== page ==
The authors’ analyses span multiple forms of jargon, including linguistic complexity, acronyms, and legalese. Digging deeper, the authors found that the primary force driving the use of jargon is the desire to increase their relative status, even at the expense of conversational clarity and effectiveness. Overall, note the researchers, “we found support for our core proposition that jargon use is a novel form of status compensation which we refer to as compensatory conspicuous communication.” Stated simply, for the low-status speakers, being taken seriously was more important than being understood.
As the lawyer and professor experiments noted, jargon is, on average, associated with higher-status professions. As the authors note: “many theories strongly imply that those who are higher in status, seniority, expertise, or tenure in a given professional organization are expected to and actually do use more jargon in general for communicative need and “linguistic inertia” reasons (they’re more used to hearing it so don’t even notice that it might not be normal for the audience).” Indeed, the authors note that jargon use may even increase when a high-status speaker feels their status is threatened or questioned in some way.
In reflecting on their findings, the authors suggest that it is possible that the relationship between status and jargon use is non-linear — e.g., an inverted U-shape. That is, “employees who possess extremely low levels of status and have not yet been fully socialized into the community (e.g., a new summer intern at a company) may be unfamiliar with the relevant jargon they could potentially use.” Those at the highest levels, on the other hand, “might address broader audiences and as such might avoid jargon in favor of more broadly accessible language.” High-status individuals might also use less jargon in order to show that by specifically not using jargon they possess higher status than those who do. Indeed, Warren Buffet is famous for his use of this strategy. Buffet not only avoids jargon, but he also informs his audiences that he is avoiding jargon in order to be better understood. (Of course, in Buffet’s case, his status is high enough that he has no need to signal it to anyone.)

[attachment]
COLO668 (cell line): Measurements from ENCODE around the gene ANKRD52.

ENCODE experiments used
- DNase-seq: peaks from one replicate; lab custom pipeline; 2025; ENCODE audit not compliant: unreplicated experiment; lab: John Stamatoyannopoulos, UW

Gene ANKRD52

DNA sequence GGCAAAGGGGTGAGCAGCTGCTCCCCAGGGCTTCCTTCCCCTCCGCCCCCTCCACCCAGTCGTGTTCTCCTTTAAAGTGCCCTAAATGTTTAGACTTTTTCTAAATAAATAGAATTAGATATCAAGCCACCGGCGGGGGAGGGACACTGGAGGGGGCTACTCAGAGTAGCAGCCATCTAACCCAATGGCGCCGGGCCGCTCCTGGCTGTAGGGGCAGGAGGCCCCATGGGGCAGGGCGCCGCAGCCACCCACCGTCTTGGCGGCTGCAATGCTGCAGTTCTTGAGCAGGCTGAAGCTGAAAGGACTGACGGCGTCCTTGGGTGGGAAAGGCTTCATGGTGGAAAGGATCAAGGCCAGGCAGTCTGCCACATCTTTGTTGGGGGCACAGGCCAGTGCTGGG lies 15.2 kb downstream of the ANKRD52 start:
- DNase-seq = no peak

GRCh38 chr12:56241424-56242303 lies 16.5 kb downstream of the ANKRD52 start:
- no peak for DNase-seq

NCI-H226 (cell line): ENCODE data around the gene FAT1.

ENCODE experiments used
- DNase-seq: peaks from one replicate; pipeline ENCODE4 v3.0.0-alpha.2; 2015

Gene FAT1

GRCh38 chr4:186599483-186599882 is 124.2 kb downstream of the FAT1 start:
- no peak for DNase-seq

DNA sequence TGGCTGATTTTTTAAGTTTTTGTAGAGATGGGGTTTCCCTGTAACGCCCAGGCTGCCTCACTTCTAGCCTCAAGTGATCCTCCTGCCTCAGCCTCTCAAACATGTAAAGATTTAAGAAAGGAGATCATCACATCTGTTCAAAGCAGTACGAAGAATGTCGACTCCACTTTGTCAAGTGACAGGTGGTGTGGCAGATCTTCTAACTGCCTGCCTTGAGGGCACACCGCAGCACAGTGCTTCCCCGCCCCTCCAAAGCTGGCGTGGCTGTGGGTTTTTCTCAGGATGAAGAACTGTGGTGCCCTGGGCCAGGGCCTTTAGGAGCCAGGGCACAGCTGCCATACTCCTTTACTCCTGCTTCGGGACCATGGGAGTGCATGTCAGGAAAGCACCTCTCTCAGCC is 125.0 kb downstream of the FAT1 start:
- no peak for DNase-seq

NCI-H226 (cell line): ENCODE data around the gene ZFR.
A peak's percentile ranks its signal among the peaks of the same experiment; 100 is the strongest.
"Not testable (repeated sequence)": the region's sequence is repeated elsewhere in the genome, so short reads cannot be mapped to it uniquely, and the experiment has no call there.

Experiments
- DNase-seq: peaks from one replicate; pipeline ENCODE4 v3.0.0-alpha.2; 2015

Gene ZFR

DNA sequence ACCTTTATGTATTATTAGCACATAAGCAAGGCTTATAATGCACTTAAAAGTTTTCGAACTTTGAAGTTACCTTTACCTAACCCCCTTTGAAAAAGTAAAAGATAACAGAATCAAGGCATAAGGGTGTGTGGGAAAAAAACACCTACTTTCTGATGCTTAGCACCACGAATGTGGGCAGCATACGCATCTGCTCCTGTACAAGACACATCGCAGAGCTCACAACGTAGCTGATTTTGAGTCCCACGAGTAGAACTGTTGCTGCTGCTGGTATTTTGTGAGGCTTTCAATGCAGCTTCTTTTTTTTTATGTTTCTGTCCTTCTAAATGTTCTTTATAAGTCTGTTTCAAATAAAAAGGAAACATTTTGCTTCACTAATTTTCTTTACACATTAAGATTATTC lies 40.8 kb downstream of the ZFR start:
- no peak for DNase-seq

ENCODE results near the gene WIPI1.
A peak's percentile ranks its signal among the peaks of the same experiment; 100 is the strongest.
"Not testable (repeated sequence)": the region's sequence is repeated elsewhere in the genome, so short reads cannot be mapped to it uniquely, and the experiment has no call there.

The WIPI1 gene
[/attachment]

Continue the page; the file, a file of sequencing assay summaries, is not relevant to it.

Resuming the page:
Future research, notes the team, could look at how or when jargon use backfires and undermines a speaker’s message or broader communicative goal — something that could happen both inside and outside the group. Indeed, the authors note that “it is possible that in-group audience members may perceive jargon use by low-status members with a jaundiced eye.” That is, “jargon use may have the opposite of its intended effect and actually lower the status of the speaker.” After all, jargon, like other status signals, can have mixed effects on an audience’s social judgments. Indeed, in subsequent research to this study, the authors find that an audience might view a jargon-using speaker as more competent or want to associate with the speaker professionally (e.g., be a linked-in contact) but they may personally dislike the speaker more and find them more annoying, a status-signaling paradox noted by other researchers as well.
Jargon is an inescapable part of any organization, yet this study suggests that over-reliance on it may signal someone’s insecurity or lack of status within a group, company, or profession. Speaking from my own experience, the authors' findings ring true. I have the good fortune to connect with many researchers and senior leaders in preparing Thematiks posts, and the clarity that true experts demonstrate when explaining their work always strikes me.
For senior business leaders, the lessons of this study can serve as a useful coaching aid to help managers and colleagues who may have a tendency to overuse jargon in business settings. It is a clear reminder to them (and us) that status is best displayed through clear ideas and simple language rather than complex terms that may owe more to a speaker’s (or author’s) insecurities than to a lack of skill in effective communication.
Zachariah C. Brown, Eric M. Anicich, Adam D. Galinsky. Compensatory conspicuous communication: Low status increases jargon use. Organizational Behavior and Human Decision Processes, Volume 161, 2020, Pages 274-290, ISSN 0749-5978, https://doi.org/10.1016/j.obhdp.2020.07.001. A free PDF is also available here.